As employment lawyers, we frequently advise clients on best practices for carrying out termination meetings with employees. Often, if an employee is terminated, the employer will offer the employee a severance package in exchange for the employee signing a release. One key piece of advice we provide to clients in these circumstances is to always give a dismissed employee sufficient time to review and consider the severance package and release before requiring them to return the signed documents.

The recent Supreme Court of British Columbia decision in Saliken v. Alpine Aerotech Limited Partnership, 2016 BCSC 832 is a cautionary tale for employers of the risk of requiring an employee to sign a release at a termination meeting without giving the employee sufficient time to fully consider the document.

In this case, a 54-year-old helicopter mechanic who had been employed for about 15 months was terminated, allegedly for cause. At the employee’s termination meeting, which came as a complete surprise to him, the employee was presented with two letters advising he was being dismissed for cause and offering to waive re-payment of a training bond if he agreed to sign a release in favour of the employer. During the 15-minute termination meeting, the employee was pressured to sign the release. Although he reviewed and signed the release during the meeting, at no time did the employer explain the document to him or offer him an opportunity to obtain independent legal advice.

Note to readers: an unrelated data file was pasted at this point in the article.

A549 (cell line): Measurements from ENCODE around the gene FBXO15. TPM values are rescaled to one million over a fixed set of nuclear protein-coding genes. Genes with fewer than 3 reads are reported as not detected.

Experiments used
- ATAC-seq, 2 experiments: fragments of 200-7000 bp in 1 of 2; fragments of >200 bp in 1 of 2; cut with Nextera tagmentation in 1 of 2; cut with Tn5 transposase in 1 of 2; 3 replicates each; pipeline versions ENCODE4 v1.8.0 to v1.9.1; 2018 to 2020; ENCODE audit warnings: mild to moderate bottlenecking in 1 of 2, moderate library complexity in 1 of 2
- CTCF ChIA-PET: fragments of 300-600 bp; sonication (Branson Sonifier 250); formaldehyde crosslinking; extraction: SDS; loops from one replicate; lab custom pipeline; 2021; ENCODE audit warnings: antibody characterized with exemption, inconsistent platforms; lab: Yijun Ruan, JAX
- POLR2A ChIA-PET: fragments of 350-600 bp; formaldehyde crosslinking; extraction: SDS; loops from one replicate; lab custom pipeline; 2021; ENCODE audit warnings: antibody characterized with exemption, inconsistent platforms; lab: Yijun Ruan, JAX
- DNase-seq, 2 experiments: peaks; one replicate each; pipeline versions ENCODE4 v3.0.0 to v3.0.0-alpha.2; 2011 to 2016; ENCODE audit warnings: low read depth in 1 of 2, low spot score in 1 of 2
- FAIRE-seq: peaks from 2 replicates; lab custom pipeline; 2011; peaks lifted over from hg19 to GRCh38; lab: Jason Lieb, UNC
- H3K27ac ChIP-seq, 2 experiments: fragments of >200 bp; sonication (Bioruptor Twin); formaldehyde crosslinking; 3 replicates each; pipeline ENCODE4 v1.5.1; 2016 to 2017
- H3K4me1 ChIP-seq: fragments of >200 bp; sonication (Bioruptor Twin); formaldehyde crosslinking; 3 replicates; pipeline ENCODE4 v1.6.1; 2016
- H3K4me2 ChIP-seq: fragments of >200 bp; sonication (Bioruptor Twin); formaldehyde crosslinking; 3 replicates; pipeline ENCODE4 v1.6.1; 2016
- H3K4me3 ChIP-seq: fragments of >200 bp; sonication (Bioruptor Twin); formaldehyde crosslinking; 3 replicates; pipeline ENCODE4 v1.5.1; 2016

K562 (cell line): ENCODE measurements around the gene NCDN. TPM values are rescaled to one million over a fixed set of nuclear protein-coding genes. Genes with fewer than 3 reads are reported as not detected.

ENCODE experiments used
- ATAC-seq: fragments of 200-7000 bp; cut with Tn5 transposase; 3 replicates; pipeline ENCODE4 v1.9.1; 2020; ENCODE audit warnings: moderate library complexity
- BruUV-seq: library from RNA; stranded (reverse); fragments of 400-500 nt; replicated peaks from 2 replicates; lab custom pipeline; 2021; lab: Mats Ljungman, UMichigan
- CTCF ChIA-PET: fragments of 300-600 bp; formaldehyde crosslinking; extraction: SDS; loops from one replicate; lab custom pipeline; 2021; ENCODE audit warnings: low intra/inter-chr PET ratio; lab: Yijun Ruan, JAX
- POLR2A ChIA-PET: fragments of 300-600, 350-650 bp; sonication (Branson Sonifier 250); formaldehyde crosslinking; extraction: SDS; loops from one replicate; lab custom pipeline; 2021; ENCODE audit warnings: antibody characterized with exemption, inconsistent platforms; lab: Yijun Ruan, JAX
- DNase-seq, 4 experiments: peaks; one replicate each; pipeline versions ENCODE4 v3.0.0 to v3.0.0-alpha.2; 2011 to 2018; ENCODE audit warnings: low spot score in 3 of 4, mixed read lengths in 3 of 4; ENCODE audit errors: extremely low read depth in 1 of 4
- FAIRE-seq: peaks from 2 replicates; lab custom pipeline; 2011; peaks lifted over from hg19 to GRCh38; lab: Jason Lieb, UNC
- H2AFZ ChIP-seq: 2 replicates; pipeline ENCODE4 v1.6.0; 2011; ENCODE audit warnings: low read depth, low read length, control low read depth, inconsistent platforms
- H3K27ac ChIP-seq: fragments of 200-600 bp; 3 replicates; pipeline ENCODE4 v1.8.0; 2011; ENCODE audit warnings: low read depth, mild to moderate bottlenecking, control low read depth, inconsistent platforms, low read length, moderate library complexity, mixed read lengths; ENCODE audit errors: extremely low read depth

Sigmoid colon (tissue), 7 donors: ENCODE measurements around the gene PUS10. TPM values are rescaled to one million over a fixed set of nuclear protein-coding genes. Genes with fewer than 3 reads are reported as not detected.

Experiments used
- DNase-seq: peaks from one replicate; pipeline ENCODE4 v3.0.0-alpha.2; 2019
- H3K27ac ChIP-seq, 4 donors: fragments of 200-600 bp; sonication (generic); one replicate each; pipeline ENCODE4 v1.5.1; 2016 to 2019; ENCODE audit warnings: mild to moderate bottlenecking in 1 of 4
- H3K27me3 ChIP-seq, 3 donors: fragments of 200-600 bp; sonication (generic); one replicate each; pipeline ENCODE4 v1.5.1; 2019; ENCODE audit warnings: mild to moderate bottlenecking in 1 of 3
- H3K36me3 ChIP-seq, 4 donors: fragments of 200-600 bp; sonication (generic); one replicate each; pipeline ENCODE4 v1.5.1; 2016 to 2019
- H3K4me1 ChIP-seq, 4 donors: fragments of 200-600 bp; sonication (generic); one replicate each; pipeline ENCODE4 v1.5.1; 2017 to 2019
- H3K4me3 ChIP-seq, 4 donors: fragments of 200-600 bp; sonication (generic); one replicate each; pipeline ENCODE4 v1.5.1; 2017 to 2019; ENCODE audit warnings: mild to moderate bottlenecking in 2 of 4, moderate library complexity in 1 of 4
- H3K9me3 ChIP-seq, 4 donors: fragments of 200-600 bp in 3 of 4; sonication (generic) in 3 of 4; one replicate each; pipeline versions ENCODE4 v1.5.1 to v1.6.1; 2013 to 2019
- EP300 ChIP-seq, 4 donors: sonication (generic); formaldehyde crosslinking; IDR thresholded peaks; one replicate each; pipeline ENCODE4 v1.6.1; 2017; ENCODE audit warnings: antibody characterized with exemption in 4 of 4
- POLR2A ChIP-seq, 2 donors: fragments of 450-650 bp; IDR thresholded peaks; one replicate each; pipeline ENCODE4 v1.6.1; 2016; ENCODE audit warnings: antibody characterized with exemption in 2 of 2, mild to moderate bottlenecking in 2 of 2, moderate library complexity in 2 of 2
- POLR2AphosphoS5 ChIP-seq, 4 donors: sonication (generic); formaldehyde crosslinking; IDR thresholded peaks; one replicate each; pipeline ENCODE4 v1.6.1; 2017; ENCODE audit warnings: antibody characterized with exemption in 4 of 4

The employee subsequently sued the employer for wrongful dismissal. The Court found that the employer did not have just cause to terminate the employee in the circumstances and thus the employee was entitled to reasonable notice at common law.

The Court also held that the release signed by the employee at the termination meeting was not binding on the employee. The Court reasoned that the stress of being fired and asked to review and sign the termination documents in a tense environment made it impossible for the employee to think clearly. It also noted that the employee did not have the necessary level of sophistication to understand the consequences of the release nor had it been explained to him that he would be waiving his legal rights by signing the release. The Court considered these and other factors in concluding that the employer had knowingly taken advantage of the plaintiff’s vulnerability in the circumstances and, as a result of this “substantial unfairness”, it would be unconscionable to hold the employee to the signed termination documents. Accordingly, the signed release was found not to be binding on the employee.

In the end, the employee was awarded damages amounting to six months’ pay in lieu of notice based on his age, length of service with the employer and the availability of similar employment.

Lessons for Employers

This case serves as a reminder to employers of the importance of giving dismissed employees opportunity to review and consider severance offers and releases before they are required sign these termination documents. We typically recommend that employers provide employees with at least 7 to 10 days to review any offers or releases, which allows them time to fully consider the offer and obtain professional advice on the documents, if needed. By taking this approach, employers can reduce the risk that their releases may be found to be unenforceable.